So, the date the statute of limitation starts the assessment date and it runs for 10 years from the assessment. Is that true in every case? Of course not. There a few notable exceptions, all of which only add to the 10 years, none of them subtract from it.

The one that matters the most on my page is the bankruptcy extension of the 10 year period. Extensions of statutes of limitations are calling “tolling” of the statute of limitations. It just means that you did something that made it impossible for the IRS to collect for a certain amount of time therefore you have that amount of time added to the total amount of time that they get to collect. The Statute of limitations is extended.

Filing bankruptcy extends that statute of limitations for the amount of time you are in bankruptcy plus six (6) months. If your chapter 7 bankruptcy lasts 4 months and plus 6 more then they get to collect against you for 11 years for any pre-bankruptcy non-discharged taxes.

In the Severo case, Severo v. IRS (9th Cir. 2009) the Severos owed money for 1990 income taxes. They filed an extension on the filing of the tax returns to October 15th 1991. However, they filed their bankruptcy in Sept of 1994. You can see by reading above that they filed about a month too early to discharge the tax. Oops. They also filed a chapter 11, then about a year later converted it to a chapter 7. Just as an aside, the chapter 11 bankruptcy not only extended the 10 years statute of limitations on the collection of the tax, it also extended the “three year rule” listed above. So, if they wanted to discharge the tax in the chapter 7 they would have had to dismiss the chapter 11 and wait a little while then refile as a 7. Sadly they didn’t do that

Also their chapter 7 case lasted until early 1998 when they got the chapter 7 discharge. So, from Sept of 94 to March 1998 they were in a bankruptcy. That gave the IRS an additional 3 1/2 years to collect. In other words the 10 year statute of limitations grew or expanded to a 13 1/2 year statute of limitations. That’s what tolling does.

Notice that during that 10 years, if the IRS sues you and obtains a judgment then they can enforce the judgment for the amount of time that your state allows them to. In California judgments are good for 10 years and may be renewed for an additional 10 years. So, they could conceivably follow after you for 30 years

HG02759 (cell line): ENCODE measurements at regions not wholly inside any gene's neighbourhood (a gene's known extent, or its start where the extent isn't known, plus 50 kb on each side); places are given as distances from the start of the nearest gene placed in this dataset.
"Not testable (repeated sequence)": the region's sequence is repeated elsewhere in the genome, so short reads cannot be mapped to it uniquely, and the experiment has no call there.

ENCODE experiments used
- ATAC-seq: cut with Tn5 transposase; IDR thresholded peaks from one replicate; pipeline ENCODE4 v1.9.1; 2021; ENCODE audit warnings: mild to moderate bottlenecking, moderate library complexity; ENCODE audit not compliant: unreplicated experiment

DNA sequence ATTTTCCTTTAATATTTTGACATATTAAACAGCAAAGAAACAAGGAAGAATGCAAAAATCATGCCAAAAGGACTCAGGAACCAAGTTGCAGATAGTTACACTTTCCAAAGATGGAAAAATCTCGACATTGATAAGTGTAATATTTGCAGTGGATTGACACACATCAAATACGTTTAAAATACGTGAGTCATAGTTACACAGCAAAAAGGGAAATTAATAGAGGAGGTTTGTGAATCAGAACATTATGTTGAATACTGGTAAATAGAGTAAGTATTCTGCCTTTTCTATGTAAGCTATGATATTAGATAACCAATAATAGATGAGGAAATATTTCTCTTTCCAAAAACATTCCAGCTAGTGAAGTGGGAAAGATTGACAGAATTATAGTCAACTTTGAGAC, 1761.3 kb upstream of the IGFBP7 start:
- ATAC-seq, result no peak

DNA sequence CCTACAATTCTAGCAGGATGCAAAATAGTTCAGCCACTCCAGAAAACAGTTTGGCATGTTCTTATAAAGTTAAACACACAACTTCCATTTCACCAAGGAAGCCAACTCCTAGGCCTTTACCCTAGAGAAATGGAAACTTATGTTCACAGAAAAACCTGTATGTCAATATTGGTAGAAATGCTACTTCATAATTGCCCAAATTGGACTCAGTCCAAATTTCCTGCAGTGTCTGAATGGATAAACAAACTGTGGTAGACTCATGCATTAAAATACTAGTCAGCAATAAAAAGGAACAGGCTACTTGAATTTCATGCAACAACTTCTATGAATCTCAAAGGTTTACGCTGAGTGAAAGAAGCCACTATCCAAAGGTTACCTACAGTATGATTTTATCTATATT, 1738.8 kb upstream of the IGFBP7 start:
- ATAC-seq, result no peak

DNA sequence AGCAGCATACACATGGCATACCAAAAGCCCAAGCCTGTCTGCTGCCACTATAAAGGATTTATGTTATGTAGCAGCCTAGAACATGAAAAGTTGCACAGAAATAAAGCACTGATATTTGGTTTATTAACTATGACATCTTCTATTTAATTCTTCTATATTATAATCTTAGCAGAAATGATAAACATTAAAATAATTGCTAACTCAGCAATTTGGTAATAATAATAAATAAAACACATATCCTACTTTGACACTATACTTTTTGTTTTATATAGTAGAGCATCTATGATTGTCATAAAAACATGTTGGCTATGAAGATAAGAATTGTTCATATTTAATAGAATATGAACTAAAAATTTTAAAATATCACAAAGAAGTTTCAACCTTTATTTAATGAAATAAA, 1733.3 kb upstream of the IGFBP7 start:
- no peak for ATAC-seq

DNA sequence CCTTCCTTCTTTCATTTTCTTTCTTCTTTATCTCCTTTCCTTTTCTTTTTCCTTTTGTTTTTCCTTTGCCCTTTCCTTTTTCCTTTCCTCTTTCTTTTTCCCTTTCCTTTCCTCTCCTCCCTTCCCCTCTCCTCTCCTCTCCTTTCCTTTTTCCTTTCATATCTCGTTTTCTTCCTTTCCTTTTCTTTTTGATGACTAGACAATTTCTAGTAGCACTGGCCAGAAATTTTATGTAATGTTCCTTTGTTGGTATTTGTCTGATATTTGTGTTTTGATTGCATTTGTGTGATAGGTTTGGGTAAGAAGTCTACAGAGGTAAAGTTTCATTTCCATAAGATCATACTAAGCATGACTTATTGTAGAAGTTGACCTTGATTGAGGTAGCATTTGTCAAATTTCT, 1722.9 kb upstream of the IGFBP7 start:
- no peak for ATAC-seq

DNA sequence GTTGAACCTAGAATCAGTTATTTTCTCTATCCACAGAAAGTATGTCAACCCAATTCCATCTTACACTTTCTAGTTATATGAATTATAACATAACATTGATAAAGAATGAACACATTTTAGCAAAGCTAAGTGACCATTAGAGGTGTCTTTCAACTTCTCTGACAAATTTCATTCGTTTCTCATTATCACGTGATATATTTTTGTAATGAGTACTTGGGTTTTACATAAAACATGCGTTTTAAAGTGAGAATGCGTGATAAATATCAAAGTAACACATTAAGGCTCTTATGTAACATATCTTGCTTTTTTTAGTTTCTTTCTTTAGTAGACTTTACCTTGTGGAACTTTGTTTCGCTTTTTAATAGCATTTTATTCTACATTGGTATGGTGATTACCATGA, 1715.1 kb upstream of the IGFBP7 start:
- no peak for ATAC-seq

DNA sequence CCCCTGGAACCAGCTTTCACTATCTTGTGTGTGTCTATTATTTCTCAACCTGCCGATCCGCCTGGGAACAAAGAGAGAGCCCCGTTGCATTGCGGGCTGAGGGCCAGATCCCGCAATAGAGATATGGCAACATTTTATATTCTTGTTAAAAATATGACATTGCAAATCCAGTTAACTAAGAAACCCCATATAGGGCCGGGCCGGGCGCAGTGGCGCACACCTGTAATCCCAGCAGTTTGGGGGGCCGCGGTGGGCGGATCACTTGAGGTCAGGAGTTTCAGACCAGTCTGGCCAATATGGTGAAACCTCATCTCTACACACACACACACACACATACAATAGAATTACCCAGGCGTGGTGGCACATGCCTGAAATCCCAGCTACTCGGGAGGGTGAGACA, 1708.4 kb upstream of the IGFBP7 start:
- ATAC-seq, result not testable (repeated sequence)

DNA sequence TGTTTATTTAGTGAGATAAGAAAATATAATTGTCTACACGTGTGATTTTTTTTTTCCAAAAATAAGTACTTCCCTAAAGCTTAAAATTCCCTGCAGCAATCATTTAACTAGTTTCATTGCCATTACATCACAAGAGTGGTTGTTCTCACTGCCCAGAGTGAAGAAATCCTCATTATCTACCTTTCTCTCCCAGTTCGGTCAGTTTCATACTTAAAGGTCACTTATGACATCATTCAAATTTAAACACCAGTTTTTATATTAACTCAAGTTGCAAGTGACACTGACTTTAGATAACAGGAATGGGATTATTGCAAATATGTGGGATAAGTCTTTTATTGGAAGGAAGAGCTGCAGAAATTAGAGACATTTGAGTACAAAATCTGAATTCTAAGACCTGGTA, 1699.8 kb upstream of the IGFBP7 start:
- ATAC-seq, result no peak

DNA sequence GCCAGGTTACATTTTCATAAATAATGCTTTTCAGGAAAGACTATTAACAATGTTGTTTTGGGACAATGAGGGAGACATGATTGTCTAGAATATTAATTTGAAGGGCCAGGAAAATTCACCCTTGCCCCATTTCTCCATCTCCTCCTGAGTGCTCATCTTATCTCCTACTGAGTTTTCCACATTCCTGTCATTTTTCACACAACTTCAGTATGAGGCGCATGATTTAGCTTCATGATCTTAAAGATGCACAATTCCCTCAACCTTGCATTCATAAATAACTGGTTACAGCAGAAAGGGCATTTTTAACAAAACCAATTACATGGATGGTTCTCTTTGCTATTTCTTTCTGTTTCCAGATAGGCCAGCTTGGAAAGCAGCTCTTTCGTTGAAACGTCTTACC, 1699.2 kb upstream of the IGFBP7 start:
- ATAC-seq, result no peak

Length of Time of the Lien

Internal Revenue Code Section 6321 states that the lien is created when the tax is assessed, the IRS has sent you a notice and you don’t pay it. If the lien is created when you don’t pay or it’s inception is at assessment is at present an unresolved issue. In most cases, it’s probably a non-issue because they’re coming to get you either way. Circle the Wagons!

How long does the lien last? Internal Revenue Code Section 6322 states that the lien will continue until the assessed tax is satisfied or becomes unenforceable by reason of lapse of time. So now you can see why I spent so much time on the Statute of Limitations. When the statute runs, the lien expires.

Here’s an excellent discussion of Tax Liens by Attorney Tony Mankus.

Disclaimer: Nothing in this article may be mistaken as legal advice. Attorney David Nelson, is licensed only in California, and this article is intended only for readers in California. This article is for entertainment, educational, extra-curricular, and medical purposes only. If you decide to rely on this, heaven help you.

$100 Starts

Bankruptcy $100 Starts

You may have read this before. But what does it really start? You think you’re getting a cheap bankruptcy or an affordable bankruptcy, but what are you getting really?

Your chapter 7 case will not be filed until you have paid the attorney’s fees, plus the filing fee, plus the credit counseling in full and completed the credit counseling. Period. This is true whether you come to me or anyone else.

Some of the $100 Starts guys (definitely not all) might file your case for you for $100 but only if you pay the $281 filing fee for a chapter 13 bankruptcy which is a bankruptcy with a payment plan for 3 to 5 years. Do you want a bankruptcy with a payment plan for 3 to 5 years just so you can afford to pay your attorney to file the case?

$50 Starts

$100 or $50 starts you making your payment plan against your attorney’s fees to your attorney, and that’s all. In my case it starts me taking your creditor phone calls when they start coming in which is usually the following day. Many attorneys won’t even do that. They say they’ll take the calls but then don’t do it until you’ve paid in at least half of your attorney’s fees. Or they’ll straight up tell you that they won’t take any calls until you’ve paid in half of the attorney’s fees.

For $100 will they send letters or make phone calls to your creditors for you? Of course not, neither will I . . . well, maybe one if it’s urgent. But it sounds like that’s what you’re getting doesn’t it? Immediately a bunch of phone calls and letters going out from the attorney’s office to beat down the bad guys. But all you get for it is a payment plan.

What I will do is this; once you have made the down payment to me, I’ll take your creditor phone calls for you. You must start taking your own calls again and when the collection agents call, tell them that you’re going to file for bankruptcy and that your attorney’s name is David Nelson and ask them to call me and verify it at 951 200 3613. Of course, don’t do this until we have met, signed retainers and you have paid me at least a down payment. 98% of your creditors will never call you back directly once you do that. They call me and verify it then leave you alone. Every now and again, one of them gets overzealous and then I write that one a letter. Once they receive the letter they leave you alone.

Affordable Bankruptcy